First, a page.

People are easily traced by the path of the money that has been exchanged. It is an interesting thought as to how many places, how many hands have held one single coin; and the circumstances surrounding the transactions, and the stories of the men from whom the coin has passed to and from.
Folk are never concerned about the data which is accumulated or the numbers which are allotted and attached to such information, when it comes to records of expenditure and account. They are suspicious of 'other' related pieces of information and other numbers so given, but accept it freely when seeking out the usual plastic or cheque accounts. It is laughingly stated that the way to a man's heart is through his stomach - it is certainly a way to a man's identity: his account number.
The first consideration of a man is usually that of money. His whole life, his preoccupation, his dedication, is often pointed to the accumulation of either simple mainstay or out and out wealth - and whatever the case, it is still a question of money. The reasons may be simple enough, or complex and unrelated, but the system of exchange and identity therefrom, is in place and imposed, and larger than any one can struggle to be free from.
All of this so far may sound to be quite obvious, and if misinterpreted, leading towards some communistic ideology. However if one can shake themselves awake for a moment, and view it as it is, they shall be quite amazed at the enormity of this entity which, if made visible, would overshadow and terrify even the most complacent of men.Perhaps one might come to see that the second 'falling out' from the Garden, was of the 'selling of the apple'. We are so obliged to think in terms of trade and price-tags, that we are incapable of envisualizing any other society of dissimilar bent. Fortunately however, all of the important and relevant exchanges from one to another, are without monetary measure and exchange - and so concurrently we are always working within the two differing relationships.
Many an ascetic of the past has had revelation of the great monetary spirit, and sought immediate detachment therefrom. Often when individuals study such men, they believe that it has been an elaborate act of sacrifice for those who have cast away the values of men, and the wealth that has been so attached to their person. In this one could truly say that there was certain sacrifice, and yet also much gain as well - a freedom that was so necessary and wished for, a freedom which cannot be bought by simple loss- that one great transaction in which it all was flung away.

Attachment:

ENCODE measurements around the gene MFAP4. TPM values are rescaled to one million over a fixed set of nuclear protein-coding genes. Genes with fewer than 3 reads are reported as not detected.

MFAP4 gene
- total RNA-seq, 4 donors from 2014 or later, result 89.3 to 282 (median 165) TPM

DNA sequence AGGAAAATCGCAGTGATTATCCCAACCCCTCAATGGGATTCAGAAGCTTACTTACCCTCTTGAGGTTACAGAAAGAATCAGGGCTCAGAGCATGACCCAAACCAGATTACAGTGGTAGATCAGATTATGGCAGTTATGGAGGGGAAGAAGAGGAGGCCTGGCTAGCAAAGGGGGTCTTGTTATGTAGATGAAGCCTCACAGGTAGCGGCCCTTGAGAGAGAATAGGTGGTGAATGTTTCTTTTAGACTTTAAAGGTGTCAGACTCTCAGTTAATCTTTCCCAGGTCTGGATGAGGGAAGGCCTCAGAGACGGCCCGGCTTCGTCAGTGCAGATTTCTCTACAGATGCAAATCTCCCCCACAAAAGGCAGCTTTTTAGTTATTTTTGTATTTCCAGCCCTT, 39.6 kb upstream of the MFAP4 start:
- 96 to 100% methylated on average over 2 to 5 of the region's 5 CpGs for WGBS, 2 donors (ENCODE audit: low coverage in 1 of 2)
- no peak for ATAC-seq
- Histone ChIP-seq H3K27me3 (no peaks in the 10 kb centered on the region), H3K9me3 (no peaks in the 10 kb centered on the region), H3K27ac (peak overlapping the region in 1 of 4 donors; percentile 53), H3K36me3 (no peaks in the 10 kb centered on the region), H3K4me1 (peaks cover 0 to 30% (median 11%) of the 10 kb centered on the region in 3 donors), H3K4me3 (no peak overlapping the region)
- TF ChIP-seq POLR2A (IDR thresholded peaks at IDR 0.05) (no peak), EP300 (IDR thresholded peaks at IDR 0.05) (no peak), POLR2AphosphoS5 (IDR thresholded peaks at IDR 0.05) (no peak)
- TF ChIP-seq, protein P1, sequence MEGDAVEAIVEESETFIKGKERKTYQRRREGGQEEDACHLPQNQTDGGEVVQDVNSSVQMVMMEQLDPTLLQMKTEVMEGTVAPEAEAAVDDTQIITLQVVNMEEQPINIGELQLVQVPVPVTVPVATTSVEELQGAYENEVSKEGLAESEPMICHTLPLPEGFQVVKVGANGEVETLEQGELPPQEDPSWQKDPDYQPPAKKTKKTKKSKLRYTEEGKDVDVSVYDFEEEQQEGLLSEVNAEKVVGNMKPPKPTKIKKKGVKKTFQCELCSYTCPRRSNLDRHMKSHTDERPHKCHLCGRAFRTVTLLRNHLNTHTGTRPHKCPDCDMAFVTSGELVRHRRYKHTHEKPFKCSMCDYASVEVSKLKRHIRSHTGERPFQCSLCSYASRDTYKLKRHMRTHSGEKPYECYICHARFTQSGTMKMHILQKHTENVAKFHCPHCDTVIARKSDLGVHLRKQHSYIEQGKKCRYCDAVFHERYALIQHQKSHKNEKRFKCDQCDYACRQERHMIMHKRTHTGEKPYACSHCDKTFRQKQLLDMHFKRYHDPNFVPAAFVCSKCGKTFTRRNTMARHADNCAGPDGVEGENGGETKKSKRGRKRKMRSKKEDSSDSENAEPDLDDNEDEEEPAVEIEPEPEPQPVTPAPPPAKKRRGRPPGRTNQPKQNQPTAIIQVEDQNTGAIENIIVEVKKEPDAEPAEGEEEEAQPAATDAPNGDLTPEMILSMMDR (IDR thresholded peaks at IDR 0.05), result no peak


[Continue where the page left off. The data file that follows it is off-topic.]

There are many insights as to the monetary beast when one examines the actions and intent of those who gamble. Through these people who have shafted away the superfluous relationship of money to the tangible and sought money only, we may examine the true effect of such a system, and a reality of concerns. Some might argue that the nature of a gambler is the basest example of an otherwise semi-perfect system, but it is rather essential to the concept and explicit in definition.
Were that values were based upon the need of all and charity throughout in answer to such need, there should not be the system of monetary exchange. This is simple fact. In Heaven one may profit from another, in due course, as a result of a certain interaction - but not because profit was sought firstly, and not as determined by either party, and not at the expense of another. The monetary beast is a perversion of the true order. One may speak money first, and then the rest follows (if at all). Also, the profit so come by in Heaven is not merely representational of worth- the value is what it is, and is not ever derived or spent artificially. This is again a perversion.